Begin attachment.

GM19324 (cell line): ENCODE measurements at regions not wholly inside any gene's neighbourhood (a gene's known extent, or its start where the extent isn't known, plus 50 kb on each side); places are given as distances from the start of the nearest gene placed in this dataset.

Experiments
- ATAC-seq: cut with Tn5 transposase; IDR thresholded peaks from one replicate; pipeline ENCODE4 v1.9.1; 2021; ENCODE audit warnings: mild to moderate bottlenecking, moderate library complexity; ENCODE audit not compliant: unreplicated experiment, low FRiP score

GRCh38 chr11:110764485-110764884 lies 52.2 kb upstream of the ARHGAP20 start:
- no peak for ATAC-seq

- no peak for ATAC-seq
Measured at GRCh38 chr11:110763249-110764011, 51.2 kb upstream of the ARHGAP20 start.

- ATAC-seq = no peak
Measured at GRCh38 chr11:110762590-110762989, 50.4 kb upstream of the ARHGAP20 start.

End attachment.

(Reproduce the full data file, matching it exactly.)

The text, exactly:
GM19324 (cell line): ENCODE measurements at regions not wholly inside any gene's neighbourhood (a gene's known extent, or its start where the extent isn't known, plus 50 kb on each side); places are given as distances from the start of the nearest gene placed in this dataset.

Experiments
- ATAC-seq: cut with Tn5 transposase; IDR thresholded peaks from one replicate; pipeline ENCODE4 v1.9.1; 2021; ENCODE audit warnings: mild to moderate bottlenecking, moderate library complexity; ENCODE audit not compliant: unreplicated experiment, low FRiP score

GRCh38 chr11:110764485-110764884 lies 52.2 kb upstream of the ARHGAP20 start:
- no peak for ATAC-seq

- no peak for ATAC-seq
Measured at GRCh38 chr11:110763249-110764011, 51.2 kb upstream of the ARHGAP20 start.

- ATAC-seq = no peak
Measured at GRCh38 chr11:110762590-110762989, 50.4 kb upstream of the ARHGAP20 start.